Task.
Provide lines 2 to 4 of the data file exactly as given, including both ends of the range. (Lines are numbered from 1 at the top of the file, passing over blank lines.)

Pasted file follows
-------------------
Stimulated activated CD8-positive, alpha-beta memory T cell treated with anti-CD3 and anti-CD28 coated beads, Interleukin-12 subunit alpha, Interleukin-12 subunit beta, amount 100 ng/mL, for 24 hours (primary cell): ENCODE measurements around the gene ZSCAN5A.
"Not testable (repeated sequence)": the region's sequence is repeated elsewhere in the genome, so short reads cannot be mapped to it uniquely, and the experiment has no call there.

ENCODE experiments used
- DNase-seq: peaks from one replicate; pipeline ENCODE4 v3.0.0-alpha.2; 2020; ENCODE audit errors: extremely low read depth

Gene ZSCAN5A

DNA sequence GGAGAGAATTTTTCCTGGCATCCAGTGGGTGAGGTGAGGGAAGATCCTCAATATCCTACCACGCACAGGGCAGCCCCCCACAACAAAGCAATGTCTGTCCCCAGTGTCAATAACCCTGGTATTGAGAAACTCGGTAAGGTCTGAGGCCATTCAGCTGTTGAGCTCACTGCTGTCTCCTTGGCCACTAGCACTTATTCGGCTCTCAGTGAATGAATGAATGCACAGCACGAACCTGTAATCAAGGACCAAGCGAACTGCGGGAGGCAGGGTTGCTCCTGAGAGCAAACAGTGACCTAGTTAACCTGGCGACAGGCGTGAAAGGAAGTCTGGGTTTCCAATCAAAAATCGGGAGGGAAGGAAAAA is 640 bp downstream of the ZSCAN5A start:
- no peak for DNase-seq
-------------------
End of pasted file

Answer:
"Not testable (repeated sequence)": the region's sequence is repeated elsewhere in the genome, so short reads cannot be mapped to it uniquely, and the experiment has no call there.

ENCODE experiments used
- DNase-seq: peaks from one replicate; pipeline ENCODE4 v3.0.0-alpha.2; 2020; ENCODE audit errors: extremely low read depth